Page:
As reported in the November 2012 issue of Petfood Industry magazine, the US Food and Drug Administration (FDA) published a draft Compliance Policy Guide (CPG) regarding therapeutic pet foods. As of April 2016, that guidance document is now final (see link in sidebar). The agency did receive a handful of comments from the public in response to publication of the draft document, and there were considerable clarifications and additional information included in the final guidance. However, it does not appear that those comments materially affected FDA's perspective on the matter.
Briefly, therapeutic pet foods (i.e., pet foods intended for the diagnosis, cure, mitigation, treatment or prevention of disease) are considered by FDA to be drugs as defined by the Federal Food, Drug and Cosmetic Act. Further, these products are subject to enforcement action as adulterated and/or misbranded drugs because they have not been approved via New Animal Drug Applications, nor are they typically in compliance with other requirements as stipulated by law, such as drug registration/listing and conformance to current good manufacturing practices as applicable to animal drugs.
Intent to offer a product as a drug can be established by claims on the label itself, in "labeling" (e.g., brochures, shelf talkers, even websites), and through advertisements, as well. Thus, any communication by the pet food company to the public that states or implies the use of a pet food with treatment, prevention, etc., of disease is potentially actionable by regulators.
That said, FDA tacitly recognizes the role of therapeutic pet foods as a vital component of the veterinary practitioner’s arsenal of available modalities for management of a number of medical conditions. Strict adherence to the rule of law would essentially eliminate this category of pet foods, which ultimately would be a disservice to animal health. Further, the veterinarian requires information on the diet/disease relationship to understand and properly dispense the product. On the other hand, the same information in the pet owner’s hands without veterinary oversight could lead to misdiagnosis and inappropriate use, potentially harming the animal. So, if the products are to remain on the market, the agency believes that reasonable controls must be in place to mitigate that risk.
For decades, FDA has exercised enforcement discretion with regard to distribution of this category of pet foods. In the final CPG, the agency expressly notes the conditions under which it is less likely to recommend or initiate enforcement action against a therapeutic pet food. With regard to the pet food itself, it must:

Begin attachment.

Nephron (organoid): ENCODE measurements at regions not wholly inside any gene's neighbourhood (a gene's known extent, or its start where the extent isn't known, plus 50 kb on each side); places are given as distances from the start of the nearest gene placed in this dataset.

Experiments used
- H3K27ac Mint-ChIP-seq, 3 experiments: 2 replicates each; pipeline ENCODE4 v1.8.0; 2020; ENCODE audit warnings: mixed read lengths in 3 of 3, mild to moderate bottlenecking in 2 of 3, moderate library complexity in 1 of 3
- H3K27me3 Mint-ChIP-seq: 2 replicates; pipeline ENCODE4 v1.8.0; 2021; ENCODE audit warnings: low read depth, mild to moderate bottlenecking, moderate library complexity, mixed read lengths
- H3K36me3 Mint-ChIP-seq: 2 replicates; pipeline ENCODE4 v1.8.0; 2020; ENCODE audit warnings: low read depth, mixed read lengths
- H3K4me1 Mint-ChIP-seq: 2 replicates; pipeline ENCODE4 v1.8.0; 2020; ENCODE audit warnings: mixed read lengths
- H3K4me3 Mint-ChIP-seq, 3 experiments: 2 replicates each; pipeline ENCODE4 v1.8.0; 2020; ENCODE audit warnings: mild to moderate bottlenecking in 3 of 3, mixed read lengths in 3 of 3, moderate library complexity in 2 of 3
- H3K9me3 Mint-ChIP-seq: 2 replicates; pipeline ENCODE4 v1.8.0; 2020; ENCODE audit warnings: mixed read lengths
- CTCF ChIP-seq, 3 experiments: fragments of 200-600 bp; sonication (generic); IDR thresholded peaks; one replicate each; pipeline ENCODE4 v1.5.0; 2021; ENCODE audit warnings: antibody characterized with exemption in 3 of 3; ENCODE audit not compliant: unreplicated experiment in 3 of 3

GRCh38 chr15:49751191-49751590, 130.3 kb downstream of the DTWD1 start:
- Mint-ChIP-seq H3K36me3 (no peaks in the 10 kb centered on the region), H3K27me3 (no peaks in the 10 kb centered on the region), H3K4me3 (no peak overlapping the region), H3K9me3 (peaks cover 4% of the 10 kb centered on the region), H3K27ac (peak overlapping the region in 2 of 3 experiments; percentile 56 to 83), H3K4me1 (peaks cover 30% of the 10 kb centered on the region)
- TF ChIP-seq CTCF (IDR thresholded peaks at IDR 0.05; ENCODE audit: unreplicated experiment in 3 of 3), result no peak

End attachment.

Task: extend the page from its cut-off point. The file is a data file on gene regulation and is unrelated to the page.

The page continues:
- be made available to the public only through licensed veterinarians or through retail or internet sales to individuals purchasing the product under the direction of a veterinarian;
- not present a known safety risk when used as labeled;
- be manufactured at a facility registered under the Bioterrorism Act;
- be manufactured in accordance with current good manufacturing practices and other regulatory requirements; and
- contain only ingredients that are generally recognized as safe, approved food additives or defined in the 2015 Official Publication of the Association of American Feed Control Officials.
Further, with respect to the marketing of the therapeutic pet food, enforcement discretion would be more likely if:
- the product label does not make representations that it can be used to treat or prevent disease;
- distribution of labeling bearing any disease claims for the product is limited so that it is provided only to veterinary professionals;
- electronic resources for the dissemination of information regarding intended use for disease treatment/prevention are secured so that they are available only to veterinary professionals;
- the product’s label and labeling comply with all pertinent FDA regulations for animal feed;
- the product is not marketed as an alternative to approved new animal drugs; and
- the label and labeling are not false and misleading in other respects.
In its notice of the availability of the draft CPG, FDA noted the decline in adherence to its informal policies over the years. Now with this CPG in place, it is not known whether this may be the harbinger of stronger enforcement efforts by FDA and/or state feed control officials. Technically, as it is not regulation per se, this guidance is not binding on any party, but rather only "represents the current thinking of FDA on this topic." Still, to avoid the risk of enforcement action, it appears prudent for manufacturers of therapeutic pet foods to abide by this guidance.
For more insights by Dr. Dzanis
Guidance and more information
Even though the guidance is now final, the document is open for public comment. Electronic comments may be sent to www.regulations.gov re: Docket No. FDA–2012–D–0755.
Link to Compliance Policy Guide Sec. 690.150 Labeling and Marketing of Dog and Cat Food Diets Intended to Diagnose, Cure, Mitigate, Treat or Prevent Diseases: http://goo.gl/jJS8Md